American use[edit]

American Ninth Army units moved though the area in early September 1944. On 6 September The IX Engineer Command 862d Engineer Aviation Battalion moved in and began a quick rehabilitation of the base so it could be used by American aircraft. It was declared operationally ready for Ninth Air Force combat units on 8 September, only a few days after its capture from German forces, being designated as Advanced Landing Ground "A-73 Roye/Amy Airfield"[3]

In addition to the airfield, tents were used for billeting and also for support facilities; an access road was built to the existing road infrastructure; a dump for supplies, ammunition, and gasoline drums, along with a drinkable water and minimal electrical grid for communications and station lighting. It hosted the following known units:[4][5]

When the combat units moved out, Roye-Amy Airfield was closed and turned over to the French Air Ministry on 8 August 1945.

Postwar[edit]

In French control after the war, the airport sat abandoned for several years. There was much unexploded ordnance at the site which needed to be removed, as well as the wreckage of German and American aircraft. Many of the buildings at the base were destroyed by the war, and although some had been repaired by the American combat engineers, most were in ruins. There was no use for the prewar airport, and as a result, the Air Ministry sold the land, concrete runways, structures and all, out to farmers for agricultural use, sending in unexploded ordnance teams to remove the dangerous munitions.

Today all of the concrete and structures of the former airport and wartime airfield have been removed, and the land used by agriculture.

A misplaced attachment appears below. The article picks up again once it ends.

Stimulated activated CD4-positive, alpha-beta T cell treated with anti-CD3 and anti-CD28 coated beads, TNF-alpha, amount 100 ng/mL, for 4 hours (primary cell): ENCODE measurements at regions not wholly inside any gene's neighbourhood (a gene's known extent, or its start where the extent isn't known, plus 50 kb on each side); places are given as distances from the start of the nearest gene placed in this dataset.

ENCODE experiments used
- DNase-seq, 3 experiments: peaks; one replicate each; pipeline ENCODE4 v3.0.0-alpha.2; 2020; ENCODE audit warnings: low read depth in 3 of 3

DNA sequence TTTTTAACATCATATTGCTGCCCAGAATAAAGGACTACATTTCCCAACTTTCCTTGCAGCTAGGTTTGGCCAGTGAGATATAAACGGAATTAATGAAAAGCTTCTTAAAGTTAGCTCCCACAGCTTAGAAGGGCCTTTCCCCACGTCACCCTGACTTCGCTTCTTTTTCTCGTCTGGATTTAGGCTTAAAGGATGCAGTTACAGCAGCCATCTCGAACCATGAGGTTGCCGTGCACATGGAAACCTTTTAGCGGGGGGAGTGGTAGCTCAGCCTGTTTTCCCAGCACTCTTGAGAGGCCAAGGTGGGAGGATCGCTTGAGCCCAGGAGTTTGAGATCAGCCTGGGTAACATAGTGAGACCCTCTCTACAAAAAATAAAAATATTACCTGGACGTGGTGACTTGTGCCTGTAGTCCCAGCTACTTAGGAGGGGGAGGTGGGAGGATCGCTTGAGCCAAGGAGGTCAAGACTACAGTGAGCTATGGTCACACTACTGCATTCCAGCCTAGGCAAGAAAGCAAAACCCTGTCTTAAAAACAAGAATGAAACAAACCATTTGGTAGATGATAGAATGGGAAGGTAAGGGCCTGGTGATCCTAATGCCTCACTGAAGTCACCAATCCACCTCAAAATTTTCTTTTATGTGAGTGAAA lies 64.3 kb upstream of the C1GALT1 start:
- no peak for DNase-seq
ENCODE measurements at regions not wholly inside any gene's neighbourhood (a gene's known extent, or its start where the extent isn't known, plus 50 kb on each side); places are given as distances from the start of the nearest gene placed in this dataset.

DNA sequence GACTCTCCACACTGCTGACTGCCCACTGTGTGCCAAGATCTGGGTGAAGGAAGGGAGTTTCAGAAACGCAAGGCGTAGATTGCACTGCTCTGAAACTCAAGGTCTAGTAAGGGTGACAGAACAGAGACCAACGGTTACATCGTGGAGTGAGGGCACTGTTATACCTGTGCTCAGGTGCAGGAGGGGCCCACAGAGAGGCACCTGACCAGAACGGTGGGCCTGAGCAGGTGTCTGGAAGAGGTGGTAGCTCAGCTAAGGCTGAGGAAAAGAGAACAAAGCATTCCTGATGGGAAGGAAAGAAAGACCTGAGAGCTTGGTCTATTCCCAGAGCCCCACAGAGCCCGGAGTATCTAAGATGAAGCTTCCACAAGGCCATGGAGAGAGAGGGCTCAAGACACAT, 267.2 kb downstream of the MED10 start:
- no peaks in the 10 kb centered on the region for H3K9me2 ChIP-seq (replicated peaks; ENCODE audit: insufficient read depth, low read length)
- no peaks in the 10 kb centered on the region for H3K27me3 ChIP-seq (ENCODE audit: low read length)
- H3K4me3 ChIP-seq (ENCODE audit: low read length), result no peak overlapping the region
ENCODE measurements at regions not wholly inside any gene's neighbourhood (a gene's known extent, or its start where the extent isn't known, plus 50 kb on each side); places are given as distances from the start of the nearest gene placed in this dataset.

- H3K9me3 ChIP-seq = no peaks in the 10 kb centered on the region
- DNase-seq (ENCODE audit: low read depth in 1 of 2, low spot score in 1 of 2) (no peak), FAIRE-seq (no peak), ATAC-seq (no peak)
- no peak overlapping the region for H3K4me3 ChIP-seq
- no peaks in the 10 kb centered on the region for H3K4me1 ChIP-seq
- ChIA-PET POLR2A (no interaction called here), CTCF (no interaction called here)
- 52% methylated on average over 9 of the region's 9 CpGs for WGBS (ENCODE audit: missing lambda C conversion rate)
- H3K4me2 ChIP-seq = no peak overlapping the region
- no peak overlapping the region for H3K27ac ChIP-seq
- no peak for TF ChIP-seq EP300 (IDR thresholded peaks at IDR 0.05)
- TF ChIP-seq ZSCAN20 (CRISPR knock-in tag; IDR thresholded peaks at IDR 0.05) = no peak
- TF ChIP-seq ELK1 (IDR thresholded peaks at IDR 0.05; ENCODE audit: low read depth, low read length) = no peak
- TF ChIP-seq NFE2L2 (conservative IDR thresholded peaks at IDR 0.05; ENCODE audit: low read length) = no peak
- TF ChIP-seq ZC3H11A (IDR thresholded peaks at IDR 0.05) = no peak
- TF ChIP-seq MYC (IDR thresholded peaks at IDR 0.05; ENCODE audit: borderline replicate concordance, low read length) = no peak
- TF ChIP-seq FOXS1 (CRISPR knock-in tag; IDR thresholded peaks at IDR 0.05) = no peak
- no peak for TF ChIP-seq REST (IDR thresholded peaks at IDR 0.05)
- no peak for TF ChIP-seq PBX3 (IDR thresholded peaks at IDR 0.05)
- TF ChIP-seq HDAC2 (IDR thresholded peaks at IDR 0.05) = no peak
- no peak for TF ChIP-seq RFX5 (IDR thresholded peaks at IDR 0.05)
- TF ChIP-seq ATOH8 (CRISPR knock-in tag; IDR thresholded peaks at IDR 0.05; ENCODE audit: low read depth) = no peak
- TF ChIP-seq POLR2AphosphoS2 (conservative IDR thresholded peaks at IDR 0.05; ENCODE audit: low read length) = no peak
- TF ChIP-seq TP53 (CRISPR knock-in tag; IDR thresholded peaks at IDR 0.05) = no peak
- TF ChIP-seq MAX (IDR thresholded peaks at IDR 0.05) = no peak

Faint outlines of the runways can be seen in aerial photography. Also the remains of the technical support site, to the north of the airfield can be indirectly seen from the disturbances in the fields which indicate the outlines of some large buildings, probably hangars. The airfield was extensively bombed, and the craters left by the attacks were filled in, but are still evident on the landscape.

See also[edit]

References[edit]

 This article incorporates public domain material from websites or documents of the Air Force Historical Research Agency.

  1. ^ a b The Luftwaffe, 1933-45
  2. ^ Derived from information in USAAF Film "Target For Today" (available at http://www.youtube.com/watch?v=kkGL7vuC2A4)
  3. ^ IX Engineer Command ETO Airfields, Airfield Layout
  4. ^ Maurer, Maurer. Air Force Combat Units of World War II. Maxwell AFB, Alabama: Office of Air Force History, 1983. ISBN 0-89201-092-4.
  5. ^ Johnson, David C. (1988), U.S. Army Air Forces Continental Airfields (ETO), D-Day to V-E Day; Research Division, USAF Historical Research Center, Maxwell AFB, Alabama.
  6. ^ History of the 349th Troop Carrier Group, 1995 edited by Judson F. Sandlin


External links[edit]